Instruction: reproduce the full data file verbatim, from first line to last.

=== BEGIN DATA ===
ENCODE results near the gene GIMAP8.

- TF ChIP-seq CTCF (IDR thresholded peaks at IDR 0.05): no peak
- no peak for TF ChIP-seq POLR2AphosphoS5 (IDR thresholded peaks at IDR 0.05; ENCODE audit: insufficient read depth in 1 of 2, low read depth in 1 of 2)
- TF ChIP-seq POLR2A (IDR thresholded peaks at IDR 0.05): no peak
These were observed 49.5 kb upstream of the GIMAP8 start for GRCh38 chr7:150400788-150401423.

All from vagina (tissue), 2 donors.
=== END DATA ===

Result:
ENCODE results near the gene GIMAP8.

- TF ChIP-seq CTCF (IDR thresholded peaks at IDR 0.05): no peak
- no peak for TF ChIP-seq POLR2AphosphoS5 (IDR thresholded peaks at IDR 0.05; ENCODE audit: insufficient read depth in 1 of 2, low read depth in 1 of 2)
- TF ChIP-seq POLR2A (IDR thresholded peaks at IDR 0.05): no peak
These were observed 49.5 kb upstream of the GIMAP8 start for GRCh38 chr7:150400788-150401423.

All from vagina (tissue), 2 donors.